Exploring the psychological aspects of sport injury
Exploring the psychological aspects of sport injury

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Session 7: How can imagery, self-talk and relaxation help injury rehabilitation?


Sport injury can lead to several psychological responses that can have a negative impact on rehabilitation. So it seems logical that psychological interventions aimed at helping individuals to cope more effectively with injury will have a positive impact.

An image of a cartoon human brain with arms lifting a pair of black dumb-bells.
Figure 1 Psychological intervention can help people cope with sport injury

As a reminder, in this course we are using the term ‘psychological interventions’ to describe the psychological techniques and strategies an individual can use. The terms ‘intervention’, ‘technique’ and ‘strategy’ are therefore used interchangeably.

You will be exploring five key techniques that have been shown to aid sport injury rehabilitation:

  • imagery
  • self-talk
  • relaxation
  • goal setting, and
  • social support.

In this session you will look at imagery, self-talk and relaxation. You will look at goal setting and social support in Session 8. As you are looking at psychological interventions it is important to remember that such interventions should normally only be prescribed by a registered sport and exercise psychologist. That is not to say that understanding these interventions is not relevant to you – it is still useful to recognise their value and application so that you are able to support an injured person to get the help they need. Additionally, some of the techniques you will explore (particularly those in Session 8) can be implemented at a basic level by someone who is not a sport and exercise psychologist.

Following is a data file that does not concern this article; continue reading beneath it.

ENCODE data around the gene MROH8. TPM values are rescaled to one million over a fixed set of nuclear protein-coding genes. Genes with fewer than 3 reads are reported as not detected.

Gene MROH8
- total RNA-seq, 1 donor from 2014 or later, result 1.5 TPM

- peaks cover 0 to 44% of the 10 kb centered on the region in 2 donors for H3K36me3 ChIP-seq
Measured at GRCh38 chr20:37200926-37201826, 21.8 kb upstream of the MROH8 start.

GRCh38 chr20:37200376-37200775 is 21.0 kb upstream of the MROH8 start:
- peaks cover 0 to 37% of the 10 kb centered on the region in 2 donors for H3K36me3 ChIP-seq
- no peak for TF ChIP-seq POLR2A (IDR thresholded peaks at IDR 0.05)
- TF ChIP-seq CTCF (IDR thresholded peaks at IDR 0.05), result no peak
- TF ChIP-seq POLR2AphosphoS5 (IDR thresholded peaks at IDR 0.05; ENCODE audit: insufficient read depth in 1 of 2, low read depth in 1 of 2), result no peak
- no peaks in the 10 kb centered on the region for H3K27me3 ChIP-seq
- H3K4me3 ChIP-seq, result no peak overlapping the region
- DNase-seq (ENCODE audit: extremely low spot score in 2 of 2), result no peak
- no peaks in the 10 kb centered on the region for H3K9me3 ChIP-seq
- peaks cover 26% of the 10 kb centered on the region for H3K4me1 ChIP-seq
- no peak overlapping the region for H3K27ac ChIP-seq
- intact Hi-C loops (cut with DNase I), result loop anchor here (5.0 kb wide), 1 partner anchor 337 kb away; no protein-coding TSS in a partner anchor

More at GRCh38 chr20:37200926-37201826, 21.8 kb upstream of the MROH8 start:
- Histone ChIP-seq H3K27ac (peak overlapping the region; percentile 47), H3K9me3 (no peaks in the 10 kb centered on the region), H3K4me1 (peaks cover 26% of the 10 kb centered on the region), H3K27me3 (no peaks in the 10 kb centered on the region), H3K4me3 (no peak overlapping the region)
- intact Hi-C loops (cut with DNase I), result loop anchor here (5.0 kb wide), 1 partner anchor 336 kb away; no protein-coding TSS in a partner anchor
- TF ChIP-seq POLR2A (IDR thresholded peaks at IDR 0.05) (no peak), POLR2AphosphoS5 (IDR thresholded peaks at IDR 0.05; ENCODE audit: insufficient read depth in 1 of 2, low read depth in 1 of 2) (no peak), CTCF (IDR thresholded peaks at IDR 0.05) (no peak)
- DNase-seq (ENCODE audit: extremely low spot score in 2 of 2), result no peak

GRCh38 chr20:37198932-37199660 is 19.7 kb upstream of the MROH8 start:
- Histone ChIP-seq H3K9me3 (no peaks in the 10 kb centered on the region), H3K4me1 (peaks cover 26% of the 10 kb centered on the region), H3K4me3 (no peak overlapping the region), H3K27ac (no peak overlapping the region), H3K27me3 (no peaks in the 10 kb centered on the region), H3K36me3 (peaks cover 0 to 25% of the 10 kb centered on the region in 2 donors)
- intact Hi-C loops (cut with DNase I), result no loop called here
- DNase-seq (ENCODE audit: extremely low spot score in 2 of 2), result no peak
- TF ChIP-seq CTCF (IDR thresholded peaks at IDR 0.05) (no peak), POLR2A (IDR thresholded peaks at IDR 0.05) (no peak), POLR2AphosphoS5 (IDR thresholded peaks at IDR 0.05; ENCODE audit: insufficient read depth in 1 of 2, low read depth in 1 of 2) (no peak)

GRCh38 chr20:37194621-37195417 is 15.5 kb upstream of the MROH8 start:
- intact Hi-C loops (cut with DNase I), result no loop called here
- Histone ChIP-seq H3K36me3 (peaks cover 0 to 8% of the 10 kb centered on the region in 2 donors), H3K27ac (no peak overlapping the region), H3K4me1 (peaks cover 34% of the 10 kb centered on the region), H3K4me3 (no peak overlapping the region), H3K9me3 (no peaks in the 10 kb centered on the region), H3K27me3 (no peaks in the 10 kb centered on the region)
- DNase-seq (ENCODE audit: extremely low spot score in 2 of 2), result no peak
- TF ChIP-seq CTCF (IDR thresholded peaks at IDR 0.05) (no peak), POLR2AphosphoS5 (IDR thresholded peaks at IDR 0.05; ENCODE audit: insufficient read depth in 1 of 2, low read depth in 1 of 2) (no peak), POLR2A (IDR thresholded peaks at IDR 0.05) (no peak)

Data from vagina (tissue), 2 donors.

By the end of this session, you should be able to:

  • understand how imagery, functional self-talk and relaxation techniques can all enhance injury rehabilitation,
  • explain the benefits of psychological intervention in sport.

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